(Note: If you haven’t read it yet, my introductory post on this Star Trek: The Original Series rewatch is a good place to start.)
Original air date: September 22, 1966
Crew death count: 12 (is this a record?)
Bellybuttons: 0 (but Kirk’s uniform is damaged enough to get our hopes up!)
“Where No Man Has Gone Before” was intended to be the TOS pilot (the famous second pilot, after NBC rejected “The Cage”) but ended up chosen as the third episode to air. There are some obvious continuity issues, as uniforms, set designs, cast, etc., changed over the course of the first few regular season episodes produced. Others have written extensively about continuity, so I’ll largely ignore it here, although I do prefer the later Enterprise interior over this one. Also, I understand there are logistical questions about Delta Vega’s location relative to the galactic barrier, etc., and I don’t care. As I pointed out in my introductory post, TOS, and 1960s episodic television in general, wasn’t burdened by the nit-picking and long-story-arc obsession we endure today.
This episode opens with the Enterprise making contact with the long-lost earth vessel SS Valiant near the edge of the galaxy. We have a lovely scene of Kirk and Spock playing 3D chess in the recreation room (Spock seems surprised at encountering an “earth emotion,” though he would surely have observed a lot of this by now) and watching the bridge on a flat screen monitor. TOS surprises me occasionally with these creatively composed shots. Mr. Scott also makes his first appearance in this episode. When the Enterprise seeks the cause of the Valiant’s destruction, the ship passes through the barrier at the edge of the galaxy that causes the deaths of nine crew members and injures several, including helmsman Gary Mitchell (Gary Lockwood) and psychologist Elizabeth Dehner (Sally Kellerman). The result is that Mitchell, and later Dehner, develop powers that quickly spiral out of control.
One continuity issue I do feel worth noting is the crew uniforms. Specifically, the women are wearing pants like the men, not the micro-mini-skirts of other episodes. Apparently someone at NBC, after seeing both “The Cage” and this episode, wanted more revealing outfits for the female cast members. Nichelle Nichols has been quoted as not objecting to the length of the skirts because it was not substantially different from what she wore in her personal life and “it was the era of the miniskirt.” In fact, miniskirts had become popular among the general public in the early 1960s, and had already been featured in science fiction films like Forbidden Planet (1956) and Flight to Mars (1951). Models like Twiggy and Jean Shrimpton were wearing them. The miniskirt and other fashion trends of the time were a way for young people to distinguish themselves from their parents. The slacks featured in “Where No Man Has Gone Before” are a sign of gender equality, but the miniskirts of other episodes more clearly reflect the time in which the show was produced.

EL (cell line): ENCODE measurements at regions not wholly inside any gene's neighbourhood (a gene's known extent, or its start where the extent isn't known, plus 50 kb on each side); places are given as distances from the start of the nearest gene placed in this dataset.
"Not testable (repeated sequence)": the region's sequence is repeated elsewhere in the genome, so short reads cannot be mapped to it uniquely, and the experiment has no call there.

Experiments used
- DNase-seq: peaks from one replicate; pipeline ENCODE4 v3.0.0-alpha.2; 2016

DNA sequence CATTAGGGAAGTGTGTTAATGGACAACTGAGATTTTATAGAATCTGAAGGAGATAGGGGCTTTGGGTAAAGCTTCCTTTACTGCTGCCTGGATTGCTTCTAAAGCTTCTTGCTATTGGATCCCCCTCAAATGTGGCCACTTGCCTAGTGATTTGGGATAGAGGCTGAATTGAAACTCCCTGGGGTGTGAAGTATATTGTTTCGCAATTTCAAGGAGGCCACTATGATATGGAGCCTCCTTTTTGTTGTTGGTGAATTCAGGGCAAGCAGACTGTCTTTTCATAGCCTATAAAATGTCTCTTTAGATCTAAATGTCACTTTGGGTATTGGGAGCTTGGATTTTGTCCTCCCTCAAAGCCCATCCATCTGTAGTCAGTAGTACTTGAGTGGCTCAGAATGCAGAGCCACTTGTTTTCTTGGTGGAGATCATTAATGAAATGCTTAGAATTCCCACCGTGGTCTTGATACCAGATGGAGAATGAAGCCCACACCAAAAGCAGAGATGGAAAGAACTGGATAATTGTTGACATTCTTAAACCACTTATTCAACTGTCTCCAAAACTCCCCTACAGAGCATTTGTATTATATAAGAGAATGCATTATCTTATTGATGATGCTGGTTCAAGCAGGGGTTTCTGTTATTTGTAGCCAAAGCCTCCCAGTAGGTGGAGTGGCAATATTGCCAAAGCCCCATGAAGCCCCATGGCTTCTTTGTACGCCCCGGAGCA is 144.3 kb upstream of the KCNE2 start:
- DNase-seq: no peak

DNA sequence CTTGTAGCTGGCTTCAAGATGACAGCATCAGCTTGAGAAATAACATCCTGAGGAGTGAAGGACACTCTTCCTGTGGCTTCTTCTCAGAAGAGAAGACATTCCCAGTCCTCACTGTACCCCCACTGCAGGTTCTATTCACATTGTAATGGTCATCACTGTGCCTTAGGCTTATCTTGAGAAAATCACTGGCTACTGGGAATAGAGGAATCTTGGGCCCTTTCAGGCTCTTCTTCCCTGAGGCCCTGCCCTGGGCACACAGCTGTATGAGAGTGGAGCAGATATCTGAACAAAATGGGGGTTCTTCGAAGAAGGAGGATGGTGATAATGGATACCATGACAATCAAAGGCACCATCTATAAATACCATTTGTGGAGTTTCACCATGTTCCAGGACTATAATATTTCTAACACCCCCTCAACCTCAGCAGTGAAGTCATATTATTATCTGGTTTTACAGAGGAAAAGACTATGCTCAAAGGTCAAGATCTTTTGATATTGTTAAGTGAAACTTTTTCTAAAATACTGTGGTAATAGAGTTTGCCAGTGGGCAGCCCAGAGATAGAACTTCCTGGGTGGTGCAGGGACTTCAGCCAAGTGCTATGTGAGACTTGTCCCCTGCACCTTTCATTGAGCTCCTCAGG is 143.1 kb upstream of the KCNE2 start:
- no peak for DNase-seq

This leads us to the psychiatrist Dr. Dehner. Despite my non-interest in continuity, it would have been nice to know the ship had a psychiatrist in “Charlie X.” However, Dehner’s introduction gives the impression her role on the ship is temporary, as she is primarily there “to study crew reaction in emergency conditions.” And our hope for gender equality quickly goes out the door when Mitchell initiates a bizarre exchange about “improving the breed” and calls Dehner a “walking freezer unit.” We can at least take comfort in watching Dehner stand up to Mitchell, and Mitchell does apologize for the “freezer” remark later.
Yet Dehner herself says, “Women professionals do tend to overcompensate.” Weren’t they generally expected to overcompensate in the 1960s, thanks to the widely-held perspective that parenthood and career were mutually exclusive life paths, and being held to a higher standard to prove their worthiness to male colleagues? It’s a sign of short-sighted writing, however, projecting racial equality to be normal in the 23rd century while gender equality would still be debatable. It should be no surprise that Kirk appeals to Dehner to confront Mitchell’s final, omnipotent rampage. Of course, it’s the woman who should disrupt her own rise to power because the man can’t be reasoned with, though in this case we’re grateful she agrees to it. Even more troublesome is an apparent assumption that the women-folk need their hands held through stressful times. As the Enterprise approaches the barrier, Mitchell reassures Yeoman Smith (whose sole duty appears to be “standing”), and, barely visible in the background, Scott takes hold of Dehner’s hand.